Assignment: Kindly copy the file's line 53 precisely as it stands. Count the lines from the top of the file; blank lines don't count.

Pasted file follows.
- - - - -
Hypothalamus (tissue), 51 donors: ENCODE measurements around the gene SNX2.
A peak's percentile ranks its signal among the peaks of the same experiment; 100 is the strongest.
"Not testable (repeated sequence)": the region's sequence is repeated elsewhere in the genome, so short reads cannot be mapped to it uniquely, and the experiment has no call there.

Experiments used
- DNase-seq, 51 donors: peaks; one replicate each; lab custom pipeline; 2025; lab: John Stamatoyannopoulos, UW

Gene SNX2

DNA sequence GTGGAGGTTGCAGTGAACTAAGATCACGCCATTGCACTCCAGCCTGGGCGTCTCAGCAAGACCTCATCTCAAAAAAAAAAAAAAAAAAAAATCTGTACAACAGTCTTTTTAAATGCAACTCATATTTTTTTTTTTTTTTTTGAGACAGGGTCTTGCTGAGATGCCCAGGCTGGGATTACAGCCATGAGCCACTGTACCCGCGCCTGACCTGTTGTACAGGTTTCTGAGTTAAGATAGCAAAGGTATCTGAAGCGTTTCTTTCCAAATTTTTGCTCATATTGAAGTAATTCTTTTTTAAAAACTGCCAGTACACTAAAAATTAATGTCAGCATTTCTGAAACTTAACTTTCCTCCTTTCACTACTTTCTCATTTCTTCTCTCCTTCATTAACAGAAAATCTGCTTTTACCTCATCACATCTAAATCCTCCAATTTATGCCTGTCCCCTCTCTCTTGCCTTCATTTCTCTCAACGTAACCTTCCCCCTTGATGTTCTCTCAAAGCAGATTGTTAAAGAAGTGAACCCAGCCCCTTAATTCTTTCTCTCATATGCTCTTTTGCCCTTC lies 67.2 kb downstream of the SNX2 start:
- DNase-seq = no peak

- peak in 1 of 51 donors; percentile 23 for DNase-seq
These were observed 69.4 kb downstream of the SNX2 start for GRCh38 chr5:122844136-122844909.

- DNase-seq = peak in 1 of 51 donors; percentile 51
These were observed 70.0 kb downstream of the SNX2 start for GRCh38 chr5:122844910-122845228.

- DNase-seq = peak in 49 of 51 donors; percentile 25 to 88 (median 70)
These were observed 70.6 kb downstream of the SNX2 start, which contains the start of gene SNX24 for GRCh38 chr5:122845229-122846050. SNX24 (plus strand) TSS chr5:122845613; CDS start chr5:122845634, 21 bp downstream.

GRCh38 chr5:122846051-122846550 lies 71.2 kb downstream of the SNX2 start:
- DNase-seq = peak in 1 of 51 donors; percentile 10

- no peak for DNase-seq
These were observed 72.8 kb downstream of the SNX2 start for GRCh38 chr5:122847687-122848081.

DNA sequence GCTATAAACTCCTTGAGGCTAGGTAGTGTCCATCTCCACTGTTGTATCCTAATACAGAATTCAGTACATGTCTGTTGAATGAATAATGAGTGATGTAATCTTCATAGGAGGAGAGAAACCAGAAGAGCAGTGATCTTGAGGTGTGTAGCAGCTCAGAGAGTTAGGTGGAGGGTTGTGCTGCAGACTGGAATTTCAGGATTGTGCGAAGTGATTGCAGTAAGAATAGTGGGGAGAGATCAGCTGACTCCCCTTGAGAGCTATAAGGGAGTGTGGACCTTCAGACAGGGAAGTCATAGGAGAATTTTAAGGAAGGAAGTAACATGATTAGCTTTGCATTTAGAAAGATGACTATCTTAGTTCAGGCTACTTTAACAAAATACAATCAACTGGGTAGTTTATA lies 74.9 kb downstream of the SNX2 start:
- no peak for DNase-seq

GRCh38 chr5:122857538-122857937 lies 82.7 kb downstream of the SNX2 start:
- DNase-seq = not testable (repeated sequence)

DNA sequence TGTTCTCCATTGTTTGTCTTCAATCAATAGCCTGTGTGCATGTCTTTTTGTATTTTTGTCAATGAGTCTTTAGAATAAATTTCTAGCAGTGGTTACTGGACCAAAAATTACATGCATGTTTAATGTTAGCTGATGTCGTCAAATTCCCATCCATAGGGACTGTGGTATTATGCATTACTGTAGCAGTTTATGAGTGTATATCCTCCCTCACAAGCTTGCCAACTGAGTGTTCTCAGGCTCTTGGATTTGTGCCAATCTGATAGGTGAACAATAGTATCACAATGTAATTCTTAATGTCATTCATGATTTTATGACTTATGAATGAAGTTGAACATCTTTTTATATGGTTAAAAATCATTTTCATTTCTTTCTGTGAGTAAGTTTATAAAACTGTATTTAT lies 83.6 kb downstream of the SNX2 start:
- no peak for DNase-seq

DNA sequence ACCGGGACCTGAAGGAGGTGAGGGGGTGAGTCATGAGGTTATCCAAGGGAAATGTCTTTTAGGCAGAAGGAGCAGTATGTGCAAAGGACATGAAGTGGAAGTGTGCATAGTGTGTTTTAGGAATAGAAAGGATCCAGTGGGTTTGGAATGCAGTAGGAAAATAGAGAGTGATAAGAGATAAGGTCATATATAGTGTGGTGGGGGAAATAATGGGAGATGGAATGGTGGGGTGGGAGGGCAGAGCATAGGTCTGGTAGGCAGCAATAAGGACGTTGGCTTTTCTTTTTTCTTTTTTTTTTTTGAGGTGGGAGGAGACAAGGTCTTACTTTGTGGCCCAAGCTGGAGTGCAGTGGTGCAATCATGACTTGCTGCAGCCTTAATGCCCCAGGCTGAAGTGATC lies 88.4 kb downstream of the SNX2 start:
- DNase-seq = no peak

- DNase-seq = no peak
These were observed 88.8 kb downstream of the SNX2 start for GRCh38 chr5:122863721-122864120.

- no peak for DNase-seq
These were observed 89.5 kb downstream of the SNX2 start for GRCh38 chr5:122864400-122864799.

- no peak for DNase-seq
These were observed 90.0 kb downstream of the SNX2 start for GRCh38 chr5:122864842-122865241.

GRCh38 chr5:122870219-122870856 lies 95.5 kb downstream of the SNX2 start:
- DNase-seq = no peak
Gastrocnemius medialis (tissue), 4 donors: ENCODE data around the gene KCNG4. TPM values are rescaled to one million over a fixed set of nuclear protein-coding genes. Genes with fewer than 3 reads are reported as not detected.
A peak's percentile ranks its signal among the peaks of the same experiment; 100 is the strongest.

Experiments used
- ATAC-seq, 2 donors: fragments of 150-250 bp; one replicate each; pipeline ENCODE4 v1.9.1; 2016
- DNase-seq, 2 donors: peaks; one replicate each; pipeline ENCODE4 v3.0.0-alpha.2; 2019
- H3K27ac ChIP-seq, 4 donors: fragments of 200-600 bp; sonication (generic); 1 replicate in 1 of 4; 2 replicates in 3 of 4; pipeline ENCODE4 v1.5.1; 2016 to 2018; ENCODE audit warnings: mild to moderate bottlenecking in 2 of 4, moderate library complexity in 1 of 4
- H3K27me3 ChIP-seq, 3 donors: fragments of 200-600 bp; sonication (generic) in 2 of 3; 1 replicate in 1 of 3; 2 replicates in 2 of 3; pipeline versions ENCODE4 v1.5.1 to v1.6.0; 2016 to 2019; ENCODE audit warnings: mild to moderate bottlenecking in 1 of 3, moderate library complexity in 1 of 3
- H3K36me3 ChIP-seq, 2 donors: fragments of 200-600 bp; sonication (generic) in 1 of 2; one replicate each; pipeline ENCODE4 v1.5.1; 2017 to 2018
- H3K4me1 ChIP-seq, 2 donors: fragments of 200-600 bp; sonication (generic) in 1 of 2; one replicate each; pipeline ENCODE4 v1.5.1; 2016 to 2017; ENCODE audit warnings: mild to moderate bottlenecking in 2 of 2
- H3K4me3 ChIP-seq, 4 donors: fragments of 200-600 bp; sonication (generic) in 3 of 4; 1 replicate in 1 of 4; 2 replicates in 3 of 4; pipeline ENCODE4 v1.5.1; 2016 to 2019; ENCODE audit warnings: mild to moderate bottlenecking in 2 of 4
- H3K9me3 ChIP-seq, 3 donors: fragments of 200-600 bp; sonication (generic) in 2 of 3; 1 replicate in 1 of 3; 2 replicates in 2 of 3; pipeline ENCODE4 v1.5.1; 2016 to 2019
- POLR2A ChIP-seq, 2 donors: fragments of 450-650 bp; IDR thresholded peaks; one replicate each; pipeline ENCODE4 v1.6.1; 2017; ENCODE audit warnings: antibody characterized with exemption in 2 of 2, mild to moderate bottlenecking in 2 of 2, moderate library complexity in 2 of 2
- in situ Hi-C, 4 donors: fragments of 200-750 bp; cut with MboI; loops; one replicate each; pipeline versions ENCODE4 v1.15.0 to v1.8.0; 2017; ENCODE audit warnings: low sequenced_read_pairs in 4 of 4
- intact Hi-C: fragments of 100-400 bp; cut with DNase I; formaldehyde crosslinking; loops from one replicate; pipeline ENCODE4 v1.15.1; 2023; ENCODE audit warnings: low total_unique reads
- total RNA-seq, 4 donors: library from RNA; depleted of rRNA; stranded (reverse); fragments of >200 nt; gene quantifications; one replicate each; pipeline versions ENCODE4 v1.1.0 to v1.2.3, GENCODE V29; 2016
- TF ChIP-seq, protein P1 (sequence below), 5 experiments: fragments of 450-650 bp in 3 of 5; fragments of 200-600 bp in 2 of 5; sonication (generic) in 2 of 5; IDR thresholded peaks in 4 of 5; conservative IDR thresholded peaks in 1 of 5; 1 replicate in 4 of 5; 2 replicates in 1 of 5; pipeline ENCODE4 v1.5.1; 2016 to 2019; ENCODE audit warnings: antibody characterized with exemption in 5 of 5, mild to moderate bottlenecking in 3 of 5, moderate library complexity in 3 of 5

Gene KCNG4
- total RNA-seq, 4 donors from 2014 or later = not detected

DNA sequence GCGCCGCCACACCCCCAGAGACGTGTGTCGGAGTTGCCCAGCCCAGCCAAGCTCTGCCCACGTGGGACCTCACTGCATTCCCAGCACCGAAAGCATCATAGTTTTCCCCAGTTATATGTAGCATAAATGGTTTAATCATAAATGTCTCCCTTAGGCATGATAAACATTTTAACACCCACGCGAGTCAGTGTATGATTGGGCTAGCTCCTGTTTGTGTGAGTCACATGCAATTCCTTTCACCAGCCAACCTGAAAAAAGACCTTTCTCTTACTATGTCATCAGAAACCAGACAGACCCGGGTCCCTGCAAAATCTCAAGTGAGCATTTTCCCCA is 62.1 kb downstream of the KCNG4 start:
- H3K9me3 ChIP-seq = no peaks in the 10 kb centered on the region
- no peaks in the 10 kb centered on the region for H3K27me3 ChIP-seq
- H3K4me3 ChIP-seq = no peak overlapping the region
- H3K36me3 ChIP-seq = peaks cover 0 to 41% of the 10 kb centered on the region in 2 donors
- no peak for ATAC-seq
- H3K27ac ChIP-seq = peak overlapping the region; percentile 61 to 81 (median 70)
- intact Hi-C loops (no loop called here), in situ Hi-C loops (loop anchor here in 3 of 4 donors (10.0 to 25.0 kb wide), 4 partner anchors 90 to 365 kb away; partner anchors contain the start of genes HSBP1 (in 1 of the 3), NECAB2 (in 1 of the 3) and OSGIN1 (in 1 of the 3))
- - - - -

DNA sequence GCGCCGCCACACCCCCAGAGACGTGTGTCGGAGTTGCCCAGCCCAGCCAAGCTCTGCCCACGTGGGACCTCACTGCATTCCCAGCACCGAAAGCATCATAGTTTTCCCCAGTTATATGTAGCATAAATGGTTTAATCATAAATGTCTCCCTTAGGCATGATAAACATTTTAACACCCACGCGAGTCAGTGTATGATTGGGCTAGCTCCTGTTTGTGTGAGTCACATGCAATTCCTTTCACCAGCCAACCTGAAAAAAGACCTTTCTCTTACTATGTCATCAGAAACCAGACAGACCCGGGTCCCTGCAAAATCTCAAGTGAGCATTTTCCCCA is 62.1 kb downstream of the KCNG4 start: